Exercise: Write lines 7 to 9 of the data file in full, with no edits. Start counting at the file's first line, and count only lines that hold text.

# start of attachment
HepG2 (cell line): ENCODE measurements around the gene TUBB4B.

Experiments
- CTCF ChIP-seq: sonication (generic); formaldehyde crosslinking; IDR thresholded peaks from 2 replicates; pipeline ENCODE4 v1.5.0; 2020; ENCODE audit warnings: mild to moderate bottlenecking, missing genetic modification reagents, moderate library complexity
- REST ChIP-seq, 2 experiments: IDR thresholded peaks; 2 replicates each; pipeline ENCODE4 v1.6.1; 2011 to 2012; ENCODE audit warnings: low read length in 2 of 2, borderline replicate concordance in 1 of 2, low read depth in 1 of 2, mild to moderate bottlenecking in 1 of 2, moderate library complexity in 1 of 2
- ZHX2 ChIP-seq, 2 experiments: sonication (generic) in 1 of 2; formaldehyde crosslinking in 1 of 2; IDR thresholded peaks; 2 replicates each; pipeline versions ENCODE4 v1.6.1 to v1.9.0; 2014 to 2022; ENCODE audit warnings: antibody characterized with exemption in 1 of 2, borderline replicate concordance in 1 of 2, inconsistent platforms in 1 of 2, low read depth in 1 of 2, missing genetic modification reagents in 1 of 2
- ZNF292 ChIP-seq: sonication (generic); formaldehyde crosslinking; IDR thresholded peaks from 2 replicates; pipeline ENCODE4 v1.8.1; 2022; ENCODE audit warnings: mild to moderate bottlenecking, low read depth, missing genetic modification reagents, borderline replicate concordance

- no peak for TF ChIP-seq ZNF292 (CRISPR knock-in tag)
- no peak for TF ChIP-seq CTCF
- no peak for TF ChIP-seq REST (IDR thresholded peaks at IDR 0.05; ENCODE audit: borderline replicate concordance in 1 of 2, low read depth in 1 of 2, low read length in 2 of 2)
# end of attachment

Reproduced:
- no peak for TF ChIP-seq ZNF292 (CRISPR knock-in tag)
- no peak for TF ChIP-seq CTCF
- no peak for TF ChIP-seq REST (IDR thresholded peaks at IDR 0.05; ENCODE audit: borderline replicate concordance in 1 of 2, low read depth in 1 of 2, low read length in 2 of 2)